I’ve had occasion lately to think about the gift (and the problem) of inspiration. As a musician, this is central to my life.
One of my middle school art teachers once said that the artist needs to be inspired before he perspires, that one cannot set about an artistic task without a driving force behind it. I have been of two minds on this issue, but the more of life I get through, the more I think that he was right. All the self-motivation in the world cannot make up for any lack of inspiration, and the lifeless, or even trite, results of forced artistic work bear this out.
The bigger problem, however, is what to do when one finds himself in the midst of a dry spell. As a professional musician, I don’t have the luxury of saying, “Well, sorry, not feeling inspired today. Maybe sometime later? I usually peak around midnight or 2am.” That’s not feasible, obviously, and the artist, particularly live performers such as musicians, actors, and dancers, need to find ways of dealing with this. Failure to do so leads to burnout, and burnout can be fatal to the artistic career, and at astoundingly young ages, at that.
To be sure, anyone who’s thought through this will have their own ways of dealing with the problem of inspiration. Only recently, I found a way of looking at this situation which has the advantage being re-energizing without being contrived. It is this: whatever composition one is studying, take the time just to imagine what sort of inspirational experience and/or state of being was required for the composer to come up with such a thing. Forget compositional technique or theoretical prowess. Rather, focus on the question of what the driving force behind a given piece of art is.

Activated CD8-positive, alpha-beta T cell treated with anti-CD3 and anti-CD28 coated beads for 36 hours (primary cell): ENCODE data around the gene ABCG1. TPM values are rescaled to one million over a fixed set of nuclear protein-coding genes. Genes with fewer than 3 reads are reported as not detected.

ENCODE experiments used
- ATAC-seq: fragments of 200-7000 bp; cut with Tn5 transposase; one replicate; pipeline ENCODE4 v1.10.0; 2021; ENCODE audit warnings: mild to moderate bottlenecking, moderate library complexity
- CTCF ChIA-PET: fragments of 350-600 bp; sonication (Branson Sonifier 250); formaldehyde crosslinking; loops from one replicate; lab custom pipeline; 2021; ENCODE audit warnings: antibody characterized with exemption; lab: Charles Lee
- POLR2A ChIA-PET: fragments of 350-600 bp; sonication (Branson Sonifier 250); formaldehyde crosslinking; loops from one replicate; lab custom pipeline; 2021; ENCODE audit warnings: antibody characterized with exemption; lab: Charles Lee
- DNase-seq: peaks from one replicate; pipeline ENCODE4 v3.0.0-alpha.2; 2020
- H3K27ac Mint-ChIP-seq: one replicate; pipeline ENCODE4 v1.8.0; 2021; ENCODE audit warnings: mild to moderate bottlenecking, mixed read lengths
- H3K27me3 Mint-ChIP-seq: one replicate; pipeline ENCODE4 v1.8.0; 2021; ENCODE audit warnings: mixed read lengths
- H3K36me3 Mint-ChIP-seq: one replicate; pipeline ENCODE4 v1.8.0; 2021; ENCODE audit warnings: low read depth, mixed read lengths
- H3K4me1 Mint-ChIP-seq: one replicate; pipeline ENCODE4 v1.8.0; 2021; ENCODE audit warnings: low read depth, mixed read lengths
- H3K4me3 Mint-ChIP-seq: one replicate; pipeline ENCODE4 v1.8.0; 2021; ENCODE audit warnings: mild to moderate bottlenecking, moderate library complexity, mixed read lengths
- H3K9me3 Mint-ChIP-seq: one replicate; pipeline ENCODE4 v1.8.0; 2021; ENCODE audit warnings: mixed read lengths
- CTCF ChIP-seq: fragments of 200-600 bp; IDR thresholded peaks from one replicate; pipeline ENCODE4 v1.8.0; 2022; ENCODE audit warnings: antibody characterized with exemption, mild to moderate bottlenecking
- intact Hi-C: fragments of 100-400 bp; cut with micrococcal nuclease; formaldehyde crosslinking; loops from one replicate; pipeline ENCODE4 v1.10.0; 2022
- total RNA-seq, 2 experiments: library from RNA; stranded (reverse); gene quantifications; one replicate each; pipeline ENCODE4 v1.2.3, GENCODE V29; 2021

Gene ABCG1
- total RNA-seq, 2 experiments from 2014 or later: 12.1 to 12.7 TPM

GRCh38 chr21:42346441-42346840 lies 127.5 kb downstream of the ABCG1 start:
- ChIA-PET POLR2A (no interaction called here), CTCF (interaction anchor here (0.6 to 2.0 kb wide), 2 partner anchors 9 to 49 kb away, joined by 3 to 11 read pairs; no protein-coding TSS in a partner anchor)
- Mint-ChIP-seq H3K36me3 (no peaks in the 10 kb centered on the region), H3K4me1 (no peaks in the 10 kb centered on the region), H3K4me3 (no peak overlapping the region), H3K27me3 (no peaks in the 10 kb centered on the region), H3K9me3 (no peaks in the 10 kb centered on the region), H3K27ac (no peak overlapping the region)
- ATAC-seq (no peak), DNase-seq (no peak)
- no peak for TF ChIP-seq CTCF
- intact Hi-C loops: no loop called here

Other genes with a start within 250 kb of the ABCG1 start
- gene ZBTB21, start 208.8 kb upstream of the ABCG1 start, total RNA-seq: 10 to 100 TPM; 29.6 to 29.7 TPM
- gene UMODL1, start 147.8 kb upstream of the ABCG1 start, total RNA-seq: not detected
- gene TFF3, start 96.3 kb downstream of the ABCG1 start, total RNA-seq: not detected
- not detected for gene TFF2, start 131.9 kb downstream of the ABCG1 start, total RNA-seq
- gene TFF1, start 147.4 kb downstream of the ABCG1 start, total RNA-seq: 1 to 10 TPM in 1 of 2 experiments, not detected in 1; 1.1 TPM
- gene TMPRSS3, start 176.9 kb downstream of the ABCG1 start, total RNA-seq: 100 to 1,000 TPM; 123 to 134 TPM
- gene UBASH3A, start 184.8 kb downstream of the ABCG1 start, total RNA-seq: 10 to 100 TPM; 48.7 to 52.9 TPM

I must say that this has transformed the way I look at music. (I should also say that this exercise only works with great music. Throw away anything that is not spectacular, for it has nothing to say.) Take, for instance, what Bach did in his Fugue in D Major, BWV 532. There is in this piece an almost Beethovenian refusal to bring it all to a conclusion, as one joyous exclamation supercedes another. Without much reflection such repetitiveness can perhaps become annoying, until one asks the question: What possessed Bach to do this? We don’t need to know the exact answer to this question, really, but we can surmise to our benefit that, whatever inspired such shouts of exultation must surely have been a grand and glorious thing, and sometimes that is all it takes to renew the artistic soul.
Here’s a recording of the Bach, played by Felix Hell. (Note, the filmer is a different Michael Lawrence!)
“Neither a lofty degree of intelligence nor imagination nor both together go to the making of genius. Love, love, love, that is the soul of genius.”
–Wolfgang Amadeus Mozart